"Compared with no antibiotics, there was no clear evidence that antibiotics reduced hospitalisations," the authors wrote. The immediate antibiotic risk ratio (RR) was 0.83 (95% confidence interval [CI], 0.47 to 1.45); delayed RR was 0.70 (95% CI, 0.26 to 1.90; overall P = 0.44).

"These results provide reassurance that, when faced with a child and uncertain prognosis, delayed prescribing can be a safe and effective method to reduce the child's probability of reconsulting with deterioration and can act as part of safety-netting strategies for parents," the authors concluded.
Sep 10 Br J Gen Pract


Clinical trial doesn't support piperacillin-tazobactam for resistant BSIs

The results of a randomized clinical trial published today in JAMA indicate that the combination therapy piperacillin-tazobactam should not be used as carbapenem-sparing therapy in patients with bloodstream infections caused by ceftriaxone-resistant Escherichia coli or Klebsiella pneumoniae.

The noninferiority trial, the results of which were reported in April at the European Congress of Clinical Microbiology and Infectious Disease, included hospitalized patients with ceftriaxone-resistant E coli or K pneumoniae from 26 sites in nine countries. Patients were randomly assigned 1:1 to receive either 4.5 grams of piperacillin-tazobactam—a beta lactam/beta lactamase inhibitor combination—every 6 hours, or 1 gram of meropenem every 8 hours. The primary outcome was all-cause mortality at 30 days after randomization, with a 5% noninferiority margin.

A total of 378 participants completed the trial and were assessed for the primary outcome. Of the 187 patients randomized to piperacillin-tazobactam, 23 (12.3%) met the primary outcome of mortality at 30 days, compared with 7 of 191 (3.7%) patients randomized to meropenem. Results were consistent in an analysis of the per-protocol population, with 30-day mortality in the piperacillin-tazobactam patients significantly higher than those treated with meropenem (10.6% vs. 3.8%). In addition, serious adverse events occurred in 5 of 188 patients (2.7%) treated with piperacillin-tazobactam, compared with 3 of 191 patients (1.6%) in the meropenem group.

"Among patients with E coli or K pneumoniae bloodstream infections and ceftriaxone resistance definitive treatment with piperacillin-tazobactam compared with meropenem did not result in noninferior 30-day mortality," the authors concluded. "These findings do not support the use of piperacillin-tazobactam in this setting."
Sep 11 JAMA abstract
Apr 24 CIDRAP News story "Combo antibiotic found inferior for MDR bloodstream infections"


Data show non-inferiority for combo antibiotic for serious pneumonia

Merck today announced that its antibiotic Zerbaxa (ceftolozane combined with tazobactam) was shown non-inferior to meropenem for adult patients who had either ventilated hospital-acquired bacterial pneumonia (HABP) or ventilator-associated bacterial pneumonia (VABP), the company said in a news release.

This prospective, randomized, double-blind, multicenter phase 3 study assessed the safety and efficacy of Zerbaxa compared with meropenem in 726 adults with either ventilated HABP or VABP requiring intravenous antibiotic therapy. In the study, Zerbaxa was administered in an investigational 3-gram dose (compared with 1 gram of meropenem), and both drugs were given intravenously every 8 hours for 8 to 14 days, or for 14 days for Pseudomonas aeruginosa infection. Meropenem is an approved broad-spectrum injectable antibiotic widely used to treat serious infections.

Zerbaxa met the pre-specified primary end points, demonstrating non-inferiority to meropenem in day 28 all-cause mortality and in clinical cure rate. Zerbaxa is currently indicated in US adults for treating complicated urinary tract infections caused by certain gram-negative bacteria and for complicated intra-abdominal infections caused by certain gram-negative and gram-positive bacteria. Merck is based in Kenilworth, N.J.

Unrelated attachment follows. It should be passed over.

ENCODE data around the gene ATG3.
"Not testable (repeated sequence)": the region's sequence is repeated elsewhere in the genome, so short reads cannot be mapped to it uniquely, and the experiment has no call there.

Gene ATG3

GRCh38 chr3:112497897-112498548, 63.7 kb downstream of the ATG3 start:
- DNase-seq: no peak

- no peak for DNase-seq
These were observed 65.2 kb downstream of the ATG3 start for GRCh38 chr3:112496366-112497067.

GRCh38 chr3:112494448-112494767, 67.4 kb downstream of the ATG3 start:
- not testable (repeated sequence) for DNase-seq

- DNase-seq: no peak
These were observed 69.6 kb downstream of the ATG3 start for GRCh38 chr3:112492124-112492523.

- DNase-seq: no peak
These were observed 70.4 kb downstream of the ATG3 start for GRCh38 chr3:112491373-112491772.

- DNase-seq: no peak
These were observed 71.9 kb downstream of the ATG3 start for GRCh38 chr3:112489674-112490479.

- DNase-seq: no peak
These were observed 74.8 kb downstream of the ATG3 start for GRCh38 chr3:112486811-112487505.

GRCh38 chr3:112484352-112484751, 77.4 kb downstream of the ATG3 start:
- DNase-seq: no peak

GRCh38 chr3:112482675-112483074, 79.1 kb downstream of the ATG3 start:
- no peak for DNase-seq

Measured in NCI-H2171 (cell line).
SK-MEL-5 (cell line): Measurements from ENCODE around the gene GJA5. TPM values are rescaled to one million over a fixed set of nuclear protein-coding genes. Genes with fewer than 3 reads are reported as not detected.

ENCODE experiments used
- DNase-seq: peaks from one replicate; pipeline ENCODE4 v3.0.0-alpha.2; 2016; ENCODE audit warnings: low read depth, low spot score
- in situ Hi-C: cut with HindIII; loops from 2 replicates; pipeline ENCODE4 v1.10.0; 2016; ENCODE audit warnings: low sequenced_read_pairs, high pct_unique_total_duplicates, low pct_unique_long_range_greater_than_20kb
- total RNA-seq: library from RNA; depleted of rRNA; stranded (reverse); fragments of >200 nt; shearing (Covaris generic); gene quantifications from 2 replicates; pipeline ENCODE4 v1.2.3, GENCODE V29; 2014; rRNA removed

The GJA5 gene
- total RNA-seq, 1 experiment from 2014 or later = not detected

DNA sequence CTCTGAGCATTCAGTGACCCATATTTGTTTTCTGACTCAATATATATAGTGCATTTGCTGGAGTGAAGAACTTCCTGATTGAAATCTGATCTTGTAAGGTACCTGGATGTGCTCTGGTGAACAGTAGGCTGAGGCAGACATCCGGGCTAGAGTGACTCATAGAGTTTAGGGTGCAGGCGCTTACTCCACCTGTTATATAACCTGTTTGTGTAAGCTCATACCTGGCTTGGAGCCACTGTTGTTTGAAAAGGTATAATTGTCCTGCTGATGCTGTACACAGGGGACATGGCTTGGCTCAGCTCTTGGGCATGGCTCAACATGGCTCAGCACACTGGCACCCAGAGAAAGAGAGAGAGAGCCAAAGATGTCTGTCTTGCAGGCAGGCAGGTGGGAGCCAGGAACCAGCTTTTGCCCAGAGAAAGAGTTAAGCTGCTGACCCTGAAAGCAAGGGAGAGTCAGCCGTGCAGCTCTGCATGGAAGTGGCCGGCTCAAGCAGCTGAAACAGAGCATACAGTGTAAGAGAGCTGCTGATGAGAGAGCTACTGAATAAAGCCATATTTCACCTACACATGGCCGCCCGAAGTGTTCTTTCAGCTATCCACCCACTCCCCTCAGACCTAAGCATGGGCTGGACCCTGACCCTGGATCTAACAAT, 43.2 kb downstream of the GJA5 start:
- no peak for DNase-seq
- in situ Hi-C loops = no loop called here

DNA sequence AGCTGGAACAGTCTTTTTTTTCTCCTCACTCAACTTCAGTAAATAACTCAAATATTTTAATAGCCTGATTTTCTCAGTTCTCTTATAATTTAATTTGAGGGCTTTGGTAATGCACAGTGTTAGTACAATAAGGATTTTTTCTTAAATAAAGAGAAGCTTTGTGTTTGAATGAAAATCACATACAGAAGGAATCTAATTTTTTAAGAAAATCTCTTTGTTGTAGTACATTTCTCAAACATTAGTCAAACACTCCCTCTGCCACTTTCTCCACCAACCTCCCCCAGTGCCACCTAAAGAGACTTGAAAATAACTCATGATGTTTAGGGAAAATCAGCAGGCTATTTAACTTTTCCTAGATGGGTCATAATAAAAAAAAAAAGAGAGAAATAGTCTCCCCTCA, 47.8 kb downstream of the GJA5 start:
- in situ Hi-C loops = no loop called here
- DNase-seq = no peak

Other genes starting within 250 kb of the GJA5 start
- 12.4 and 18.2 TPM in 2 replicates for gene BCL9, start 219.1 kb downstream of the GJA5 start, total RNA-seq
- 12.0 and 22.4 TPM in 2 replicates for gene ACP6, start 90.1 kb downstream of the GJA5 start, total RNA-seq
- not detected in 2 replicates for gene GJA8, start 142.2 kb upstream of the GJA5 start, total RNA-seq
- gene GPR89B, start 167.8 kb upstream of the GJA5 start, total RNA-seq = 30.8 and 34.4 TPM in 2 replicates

Based on the study results, Merck plans to submit supplemental new drug applications to the US Food and Drug Administration (FDA) and European Medicines Agency (EMA) for this new indication.

"HABP and VABP are serious and life-threatening hospital related pulmonary infections, especially in patients with severe underlying medical conditions," said Roy Baynes, MD, PhD, senior vice president with Merck.
Sep 11 Merck news release


Study shows little connection between C diff in food animals, humans

After observing a rise in Clostridioides difficile (formerly Clostridium difficile) infections in the central part of the state, Minnesota investigators discovered a 0% prevalence of C difficile in retail metal samples in the area and a 9% rate in animal fecal samples, but the isolates did not match human isolates well, demonstrating that neither meat nor food animals are an important source of infection in that area, according to a study yesterday in the Journal of Food Protection.

C difficile infection (CDI) can cause a serious, typically healthcare-associated infection. But community-associated CDI (CA-CDI) now accounts for about 50% of CDI cases in central Minnesota, the study authors write.

They said that, from November 2011 to July 2013, they cultured retail meat products and fecal samples from food-producing and companion animals in central Minnesota forthe pathogen using standard methods. They recovered no C difficile from 342 retail meat samples but 51 (9.1%) from 559 fecal samples from food-producing animals.

They then compared the 51 livestock isolates with 30 archived local veterinary C difficile isolates and 208 human CA-CDI case isolates from central Minnesota from 2012 from the Minnesota Department of Health. "Overall," the researchers write, "the 81 animal source isolates and 208 human source isolates were highly diverse genetically." Only 5 human isolates were classified as animal source.

"These data do not support meat products or food-producing and companion animals as important sources of CA-CDI in the central Minnesota study region," the authors conclude.
Sep 10 J Food Prot abstract